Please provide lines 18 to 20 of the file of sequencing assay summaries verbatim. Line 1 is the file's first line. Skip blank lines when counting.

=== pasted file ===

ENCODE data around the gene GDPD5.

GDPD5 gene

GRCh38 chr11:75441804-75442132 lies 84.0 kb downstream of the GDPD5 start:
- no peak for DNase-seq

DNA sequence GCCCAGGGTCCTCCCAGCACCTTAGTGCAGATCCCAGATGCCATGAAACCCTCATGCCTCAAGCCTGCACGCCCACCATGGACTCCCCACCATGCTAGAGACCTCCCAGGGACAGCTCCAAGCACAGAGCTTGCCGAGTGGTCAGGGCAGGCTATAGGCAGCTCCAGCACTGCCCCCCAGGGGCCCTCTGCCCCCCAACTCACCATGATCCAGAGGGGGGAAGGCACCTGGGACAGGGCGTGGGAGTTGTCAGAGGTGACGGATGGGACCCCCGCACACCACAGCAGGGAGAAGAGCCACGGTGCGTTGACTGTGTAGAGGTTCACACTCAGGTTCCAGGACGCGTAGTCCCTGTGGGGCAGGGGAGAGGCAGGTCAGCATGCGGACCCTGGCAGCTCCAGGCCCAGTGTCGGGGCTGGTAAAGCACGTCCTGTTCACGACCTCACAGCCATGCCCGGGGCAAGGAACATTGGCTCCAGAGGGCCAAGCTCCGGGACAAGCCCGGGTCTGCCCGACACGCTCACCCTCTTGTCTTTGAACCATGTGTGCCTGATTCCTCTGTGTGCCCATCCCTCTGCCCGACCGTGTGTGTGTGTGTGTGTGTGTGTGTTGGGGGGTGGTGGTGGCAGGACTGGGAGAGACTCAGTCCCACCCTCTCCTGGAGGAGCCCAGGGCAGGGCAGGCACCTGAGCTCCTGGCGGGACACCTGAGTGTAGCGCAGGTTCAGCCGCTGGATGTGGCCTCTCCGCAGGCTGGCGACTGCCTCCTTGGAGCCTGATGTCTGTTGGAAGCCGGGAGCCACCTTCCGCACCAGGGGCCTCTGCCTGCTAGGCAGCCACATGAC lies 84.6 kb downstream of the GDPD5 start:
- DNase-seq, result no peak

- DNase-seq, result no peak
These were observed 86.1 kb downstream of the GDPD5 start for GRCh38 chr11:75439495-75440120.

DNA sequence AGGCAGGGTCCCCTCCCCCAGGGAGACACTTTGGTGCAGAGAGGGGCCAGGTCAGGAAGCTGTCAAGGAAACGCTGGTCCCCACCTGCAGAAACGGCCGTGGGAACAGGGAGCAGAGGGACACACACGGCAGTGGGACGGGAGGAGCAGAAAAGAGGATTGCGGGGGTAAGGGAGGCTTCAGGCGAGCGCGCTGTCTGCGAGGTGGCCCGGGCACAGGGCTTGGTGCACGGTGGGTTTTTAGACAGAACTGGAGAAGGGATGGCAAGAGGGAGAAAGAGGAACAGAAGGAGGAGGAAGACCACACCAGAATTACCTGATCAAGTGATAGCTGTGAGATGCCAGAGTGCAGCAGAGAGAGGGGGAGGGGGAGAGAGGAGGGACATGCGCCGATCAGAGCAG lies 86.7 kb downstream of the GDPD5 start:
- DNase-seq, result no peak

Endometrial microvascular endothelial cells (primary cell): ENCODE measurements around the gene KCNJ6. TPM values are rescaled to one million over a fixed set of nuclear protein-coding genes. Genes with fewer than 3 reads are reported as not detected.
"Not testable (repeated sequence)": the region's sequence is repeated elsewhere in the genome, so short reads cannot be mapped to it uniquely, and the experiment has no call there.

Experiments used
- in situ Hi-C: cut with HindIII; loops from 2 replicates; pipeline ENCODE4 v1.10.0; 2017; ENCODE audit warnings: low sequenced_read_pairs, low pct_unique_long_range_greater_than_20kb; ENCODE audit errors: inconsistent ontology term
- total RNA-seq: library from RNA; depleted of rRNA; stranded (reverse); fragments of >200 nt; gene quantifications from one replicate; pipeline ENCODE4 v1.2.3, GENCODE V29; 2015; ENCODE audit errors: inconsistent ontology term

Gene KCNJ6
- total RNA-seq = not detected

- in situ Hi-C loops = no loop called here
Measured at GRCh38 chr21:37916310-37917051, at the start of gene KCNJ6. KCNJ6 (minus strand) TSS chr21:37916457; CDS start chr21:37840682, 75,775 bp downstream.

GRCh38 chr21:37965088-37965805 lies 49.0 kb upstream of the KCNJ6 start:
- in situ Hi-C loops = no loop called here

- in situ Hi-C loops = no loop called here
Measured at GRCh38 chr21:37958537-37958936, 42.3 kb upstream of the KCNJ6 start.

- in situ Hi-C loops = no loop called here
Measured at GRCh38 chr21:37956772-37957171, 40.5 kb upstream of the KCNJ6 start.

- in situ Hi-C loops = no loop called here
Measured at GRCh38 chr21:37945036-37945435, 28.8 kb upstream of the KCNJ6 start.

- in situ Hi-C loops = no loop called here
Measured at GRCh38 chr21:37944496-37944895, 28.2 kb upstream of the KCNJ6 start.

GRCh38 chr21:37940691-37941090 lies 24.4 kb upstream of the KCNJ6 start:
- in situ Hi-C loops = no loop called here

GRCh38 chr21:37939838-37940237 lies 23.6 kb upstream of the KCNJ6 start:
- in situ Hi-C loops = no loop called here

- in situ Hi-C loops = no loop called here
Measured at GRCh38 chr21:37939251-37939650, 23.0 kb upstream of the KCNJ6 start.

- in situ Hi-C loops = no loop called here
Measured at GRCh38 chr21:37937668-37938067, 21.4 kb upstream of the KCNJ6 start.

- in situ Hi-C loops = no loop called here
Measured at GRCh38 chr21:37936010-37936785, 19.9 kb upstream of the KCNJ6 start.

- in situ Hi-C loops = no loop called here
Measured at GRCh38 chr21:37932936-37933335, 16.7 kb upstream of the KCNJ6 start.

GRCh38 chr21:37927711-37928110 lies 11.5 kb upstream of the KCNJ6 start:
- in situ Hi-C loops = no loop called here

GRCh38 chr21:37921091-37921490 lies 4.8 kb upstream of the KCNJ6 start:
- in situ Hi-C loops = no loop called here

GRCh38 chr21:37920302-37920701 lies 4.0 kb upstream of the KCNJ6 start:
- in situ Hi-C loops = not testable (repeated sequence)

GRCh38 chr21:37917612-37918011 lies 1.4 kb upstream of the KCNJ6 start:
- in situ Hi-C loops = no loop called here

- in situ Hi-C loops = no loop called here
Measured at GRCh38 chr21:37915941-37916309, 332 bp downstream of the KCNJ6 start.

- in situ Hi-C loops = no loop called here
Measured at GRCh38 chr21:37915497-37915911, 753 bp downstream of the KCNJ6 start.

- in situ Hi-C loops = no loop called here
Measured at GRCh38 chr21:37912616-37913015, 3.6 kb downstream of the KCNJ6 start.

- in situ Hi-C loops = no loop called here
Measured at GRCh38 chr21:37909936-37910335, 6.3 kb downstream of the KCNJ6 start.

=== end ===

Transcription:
- in situ Hi-C loops = no loop called here
Measured at GRCh38 chr21:37916310-37917051, at the start of gene KCNJ6. KCNJ6 (minus strand) TSS chr21:37916457; CDS start chr21:37840682, 75,775 bp downstream.

GRCh38 chr21:37965088-37965805 lies 49.0 kb upstream of the KCNJ6 start: